A study published in the journal Cancer has clarified the link that exists between one's weight and one's risk for breast cancer. One third of postmenopausal women in Florida and across the U.S. are obese, according to the Centers for Disease Control and Prevention, so the results of the study have a wide applicability.
Though the risk for breast cancer rises as women age, they may be able to reduce that risk by losing weight. After analyzing more than 60,000 women, researchers found that those who lost 5 percent of body weight over a three-year period saw a 12 percent statistically significant decrease in breast cancer incidences.
Obesity can result in various body signals that stimulate the growth of breast cancer. The link between it and breast cancer had been established previously, but this study finally addresses whether or not losing weight could affect one's risk. It is to be hoped that more postmenopausal women are empowered to lose weight because of the results of the study.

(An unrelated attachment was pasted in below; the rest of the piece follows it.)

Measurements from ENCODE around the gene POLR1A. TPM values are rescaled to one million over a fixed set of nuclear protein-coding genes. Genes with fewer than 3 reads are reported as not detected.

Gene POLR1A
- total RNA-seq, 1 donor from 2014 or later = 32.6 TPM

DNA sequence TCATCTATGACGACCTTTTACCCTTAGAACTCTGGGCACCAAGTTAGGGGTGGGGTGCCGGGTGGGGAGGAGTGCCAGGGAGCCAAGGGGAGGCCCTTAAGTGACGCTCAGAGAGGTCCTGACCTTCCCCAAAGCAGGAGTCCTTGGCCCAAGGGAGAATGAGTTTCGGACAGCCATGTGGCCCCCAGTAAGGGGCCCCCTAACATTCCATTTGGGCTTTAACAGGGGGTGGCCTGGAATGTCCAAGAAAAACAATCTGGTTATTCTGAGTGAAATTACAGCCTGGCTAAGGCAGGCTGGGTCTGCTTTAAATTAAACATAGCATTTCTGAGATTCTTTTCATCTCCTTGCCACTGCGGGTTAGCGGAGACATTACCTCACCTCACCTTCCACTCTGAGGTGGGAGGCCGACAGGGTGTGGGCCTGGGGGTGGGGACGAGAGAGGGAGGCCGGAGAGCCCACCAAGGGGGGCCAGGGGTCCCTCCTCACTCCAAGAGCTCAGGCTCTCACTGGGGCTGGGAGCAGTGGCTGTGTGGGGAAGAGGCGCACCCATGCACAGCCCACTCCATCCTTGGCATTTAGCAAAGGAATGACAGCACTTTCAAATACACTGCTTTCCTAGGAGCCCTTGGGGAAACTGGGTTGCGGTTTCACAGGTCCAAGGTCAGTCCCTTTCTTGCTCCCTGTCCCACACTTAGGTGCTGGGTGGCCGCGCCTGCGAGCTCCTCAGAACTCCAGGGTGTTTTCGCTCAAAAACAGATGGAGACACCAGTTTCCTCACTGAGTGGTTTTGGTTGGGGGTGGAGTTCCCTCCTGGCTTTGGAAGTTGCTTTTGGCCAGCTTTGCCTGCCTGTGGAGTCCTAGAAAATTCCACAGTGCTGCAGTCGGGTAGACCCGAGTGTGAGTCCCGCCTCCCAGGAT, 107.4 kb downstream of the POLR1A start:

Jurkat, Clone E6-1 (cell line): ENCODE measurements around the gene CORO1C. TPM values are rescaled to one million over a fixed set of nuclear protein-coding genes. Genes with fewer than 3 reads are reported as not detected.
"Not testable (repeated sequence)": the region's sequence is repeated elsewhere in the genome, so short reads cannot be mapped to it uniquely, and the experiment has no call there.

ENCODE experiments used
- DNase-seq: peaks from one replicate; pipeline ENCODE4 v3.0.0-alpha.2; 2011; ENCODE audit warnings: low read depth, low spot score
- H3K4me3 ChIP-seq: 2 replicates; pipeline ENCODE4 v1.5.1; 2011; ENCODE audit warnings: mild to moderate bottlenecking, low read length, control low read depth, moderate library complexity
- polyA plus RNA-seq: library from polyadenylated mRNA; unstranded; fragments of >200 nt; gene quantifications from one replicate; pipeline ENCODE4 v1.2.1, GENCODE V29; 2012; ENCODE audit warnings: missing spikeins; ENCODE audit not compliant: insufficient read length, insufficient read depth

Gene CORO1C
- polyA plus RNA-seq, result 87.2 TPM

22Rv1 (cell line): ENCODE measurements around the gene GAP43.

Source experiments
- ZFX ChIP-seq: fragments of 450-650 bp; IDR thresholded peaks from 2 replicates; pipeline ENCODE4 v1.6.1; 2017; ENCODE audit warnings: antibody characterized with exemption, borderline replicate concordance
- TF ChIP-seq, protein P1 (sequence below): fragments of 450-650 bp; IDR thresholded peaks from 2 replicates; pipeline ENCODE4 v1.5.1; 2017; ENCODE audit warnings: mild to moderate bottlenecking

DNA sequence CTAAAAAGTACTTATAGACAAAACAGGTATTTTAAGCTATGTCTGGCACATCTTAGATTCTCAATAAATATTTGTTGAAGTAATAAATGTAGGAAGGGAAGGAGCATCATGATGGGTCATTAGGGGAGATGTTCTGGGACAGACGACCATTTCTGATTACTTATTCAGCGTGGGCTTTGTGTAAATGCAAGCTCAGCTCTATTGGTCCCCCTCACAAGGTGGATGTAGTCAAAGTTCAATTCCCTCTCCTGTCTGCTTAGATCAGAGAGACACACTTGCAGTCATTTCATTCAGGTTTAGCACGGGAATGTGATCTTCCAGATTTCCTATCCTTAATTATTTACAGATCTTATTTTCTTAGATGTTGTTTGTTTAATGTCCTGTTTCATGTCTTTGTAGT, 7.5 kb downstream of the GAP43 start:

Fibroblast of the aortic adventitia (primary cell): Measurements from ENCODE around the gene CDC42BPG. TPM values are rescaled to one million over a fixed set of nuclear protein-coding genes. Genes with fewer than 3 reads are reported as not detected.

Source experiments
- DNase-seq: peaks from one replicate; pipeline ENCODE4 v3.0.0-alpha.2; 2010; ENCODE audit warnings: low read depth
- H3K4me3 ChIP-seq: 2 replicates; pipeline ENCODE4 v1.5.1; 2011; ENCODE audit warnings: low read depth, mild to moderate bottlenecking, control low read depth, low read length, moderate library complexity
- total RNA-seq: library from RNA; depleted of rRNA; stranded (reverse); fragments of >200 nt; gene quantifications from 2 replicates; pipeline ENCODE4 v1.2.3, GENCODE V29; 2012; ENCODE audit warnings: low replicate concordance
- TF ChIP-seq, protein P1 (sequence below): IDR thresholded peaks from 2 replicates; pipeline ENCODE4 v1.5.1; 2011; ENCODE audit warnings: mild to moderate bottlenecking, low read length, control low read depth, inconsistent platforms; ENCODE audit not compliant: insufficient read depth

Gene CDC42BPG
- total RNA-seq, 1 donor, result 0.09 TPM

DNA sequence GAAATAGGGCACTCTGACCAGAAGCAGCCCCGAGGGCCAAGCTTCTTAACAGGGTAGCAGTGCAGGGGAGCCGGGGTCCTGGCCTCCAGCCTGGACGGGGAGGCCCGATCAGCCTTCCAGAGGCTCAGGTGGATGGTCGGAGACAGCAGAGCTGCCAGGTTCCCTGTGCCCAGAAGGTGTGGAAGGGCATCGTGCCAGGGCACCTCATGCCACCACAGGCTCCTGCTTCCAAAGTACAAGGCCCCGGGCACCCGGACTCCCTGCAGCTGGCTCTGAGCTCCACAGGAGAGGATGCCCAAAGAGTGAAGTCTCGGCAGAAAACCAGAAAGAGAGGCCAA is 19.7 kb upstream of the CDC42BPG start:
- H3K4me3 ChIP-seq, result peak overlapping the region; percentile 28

Researchers did not associate weight gain of more than 5 percent with breast cancer risk in general. However, women who gained weight did have an increased risk for a particularly aggressive form of breast cancer called triple-negative breast cancer.
Those who develop breast cancer and were the victims of medical negligence should know that they might be compensated for their losses. Filing a medical malpractice claim usually requires legal assistance, so victims may want to hire a lawyer. The lawyer may be able to request an inquiry with the local medical board and have third parties conduct an independent investigation.
Perhaps the doctor misdiagnosed a malign tumor or failed to order a mammogram, X-ray, biopsy or other essential test. Whatever the situation, the lawyer may negotiate on the victim's behalf for a fair settlement. If negotiations fail, victims might choose to litigate.